It prompted the daughters to take a trip to France to see with their own eyes the places mentioned in their mother’s stories.
Last April, Rosine and her husband Bob and Chris and her husband Eric flew to Paris to begin their adventure. They stopped to visit Aunt Rosine, met up with relatives they’d never before visited, then headed south to Confolens.
“We followed the story from the book,” Rosine said.
“We’d see the bridge that she mentioned, the river that she talked about,” Chris said.
The connections were made between her memories and real life.
Eventually they arrived at La Partoucie, now a bed and breakfast facility owned by a Dutch couple. Several former residents from the war years had visited, but this set of Americans was the first to bring details about the painter, Conrad Kickert, and his studio in the tower.
“They were just as interested to learn about the past history of the chateau as we were,” Rosine said. “They were thrilled to get our mother’s book.”
The owners had obtained information from the University of Amsterdam, Chris said, and they had reproductions of historic photos hanging in a hallway.
“We were walking down that hallway the first day looking at the photos and I said to Chris, ‘Oh my gosh, there’s Grandpa Beem!’”
They looked at more pictures and found their Aunt Betty.
The inn wasn’t yet open for the season and the guests had the entire place to themselves. The owners live in an adjacent building—a converted horse stable.
Seeing the photos was exciting, but there was one other thing they were hoping to find. They told the owners that their grandfather had scratched his name onto the door of the family’s room and they wondered if it was still visible.
The owner didn’t recall seeing that at the time, but he wasn’t connecting the name Beem with this group of Americans.
On the day they were to leave, the owner said he had something to show them. When refurbishing the chateau, he had rehung all the doors so what was on the outside was now on the inside.
He opened a particular door for them and there were the words on the back: “Monsieur Beem.”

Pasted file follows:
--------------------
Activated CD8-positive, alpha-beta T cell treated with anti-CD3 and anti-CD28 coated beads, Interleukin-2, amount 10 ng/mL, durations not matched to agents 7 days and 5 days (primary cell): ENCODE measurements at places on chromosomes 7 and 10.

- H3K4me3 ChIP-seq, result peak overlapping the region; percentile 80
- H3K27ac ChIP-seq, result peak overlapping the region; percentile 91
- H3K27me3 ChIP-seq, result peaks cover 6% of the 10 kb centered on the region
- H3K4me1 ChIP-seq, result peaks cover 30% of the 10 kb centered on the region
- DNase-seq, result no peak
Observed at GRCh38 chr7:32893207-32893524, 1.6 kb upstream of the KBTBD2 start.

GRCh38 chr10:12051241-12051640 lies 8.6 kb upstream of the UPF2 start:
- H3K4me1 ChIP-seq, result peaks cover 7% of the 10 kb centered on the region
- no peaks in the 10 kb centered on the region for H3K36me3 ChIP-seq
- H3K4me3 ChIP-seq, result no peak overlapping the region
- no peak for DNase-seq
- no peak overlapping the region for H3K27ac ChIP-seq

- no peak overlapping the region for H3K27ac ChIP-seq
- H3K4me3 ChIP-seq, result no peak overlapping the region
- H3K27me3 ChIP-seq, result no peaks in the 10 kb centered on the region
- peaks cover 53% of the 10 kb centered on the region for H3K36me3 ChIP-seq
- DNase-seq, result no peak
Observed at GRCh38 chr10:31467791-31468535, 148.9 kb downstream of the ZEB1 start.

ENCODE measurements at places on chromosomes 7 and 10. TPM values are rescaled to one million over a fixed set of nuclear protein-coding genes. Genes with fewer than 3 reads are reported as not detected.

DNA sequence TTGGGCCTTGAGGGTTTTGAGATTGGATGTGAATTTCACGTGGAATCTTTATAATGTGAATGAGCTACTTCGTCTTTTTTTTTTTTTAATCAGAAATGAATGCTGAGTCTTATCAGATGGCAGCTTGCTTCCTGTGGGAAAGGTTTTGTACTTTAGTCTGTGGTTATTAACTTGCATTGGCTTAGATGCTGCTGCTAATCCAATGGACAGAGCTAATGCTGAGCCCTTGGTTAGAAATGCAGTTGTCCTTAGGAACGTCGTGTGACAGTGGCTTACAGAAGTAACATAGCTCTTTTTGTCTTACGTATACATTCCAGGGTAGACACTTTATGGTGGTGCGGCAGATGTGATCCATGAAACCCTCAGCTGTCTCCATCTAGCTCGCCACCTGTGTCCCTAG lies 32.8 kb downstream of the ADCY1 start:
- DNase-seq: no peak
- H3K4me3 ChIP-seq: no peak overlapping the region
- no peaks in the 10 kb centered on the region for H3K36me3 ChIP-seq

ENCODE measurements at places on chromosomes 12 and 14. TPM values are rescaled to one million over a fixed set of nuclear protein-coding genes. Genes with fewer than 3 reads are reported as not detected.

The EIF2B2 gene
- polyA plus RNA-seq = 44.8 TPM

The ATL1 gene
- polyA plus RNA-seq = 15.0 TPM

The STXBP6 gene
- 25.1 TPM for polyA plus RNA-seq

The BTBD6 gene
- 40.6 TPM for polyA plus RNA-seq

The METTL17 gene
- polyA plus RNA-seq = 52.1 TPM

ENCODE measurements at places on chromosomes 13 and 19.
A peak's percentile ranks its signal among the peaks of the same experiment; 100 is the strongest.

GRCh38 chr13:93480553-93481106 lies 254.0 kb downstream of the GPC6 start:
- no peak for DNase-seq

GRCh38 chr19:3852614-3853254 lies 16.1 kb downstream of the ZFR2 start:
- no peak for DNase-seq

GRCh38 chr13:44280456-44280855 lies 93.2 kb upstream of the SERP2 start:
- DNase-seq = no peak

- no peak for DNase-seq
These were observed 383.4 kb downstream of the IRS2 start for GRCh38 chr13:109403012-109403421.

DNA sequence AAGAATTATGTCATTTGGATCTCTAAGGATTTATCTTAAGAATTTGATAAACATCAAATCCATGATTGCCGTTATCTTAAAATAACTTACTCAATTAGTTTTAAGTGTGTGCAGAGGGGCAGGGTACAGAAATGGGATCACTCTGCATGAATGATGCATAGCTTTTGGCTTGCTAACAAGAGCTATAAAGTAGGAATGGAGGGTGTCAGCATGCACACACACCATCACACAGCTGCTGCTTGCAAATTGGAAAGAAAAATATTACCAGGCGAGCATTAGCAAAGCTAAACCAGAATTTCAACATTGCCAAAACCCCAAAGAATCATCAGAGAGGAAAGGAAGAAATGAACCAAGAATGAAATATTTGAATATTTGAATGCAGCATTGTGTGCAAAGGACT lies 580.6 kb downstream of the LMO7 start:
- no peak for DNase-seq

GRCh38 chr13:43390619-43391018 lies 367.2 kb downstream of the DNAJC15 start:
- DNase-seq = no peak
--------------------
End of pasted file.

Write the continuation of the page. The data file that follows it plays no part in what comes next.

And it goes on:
Mother, daughters put history into a book
“I could make a movie,” Jeannine Price used to tell her daughters when recounting tales from her past.
That’s probably true, but she settled for a book, simply called, “Jeannine.”
In an introduction on the back cover, daughters Chris and Rosine recall hearing many, many stories of their mother’s life as they were growing up, but the tales didn’t always make a deep impression.
As they got older, their mother’s past began to have more meaning. They knew they were finally ready to really listen.
In spring 2006, recording sessions got underway in the Price kitchen. One day Bob Price lugged out his wife’s old suitcase that she brought across the Atlantic, still filled with cards, letters, photographs, news clippings and other memorabilia from her past.
Eventually, their mother filled 10 cassette tapes with stories that were transcribed into the chapters of a book. It was sent off to the publisher a year later and a proof copy was available to take as a guide for the vacation the daughters took to France last spring.
The idea behind the book, Rosine said, was to preserve a piece of history for future generations of the family, to keep the memories alive.
It’s a process she encourages others to take.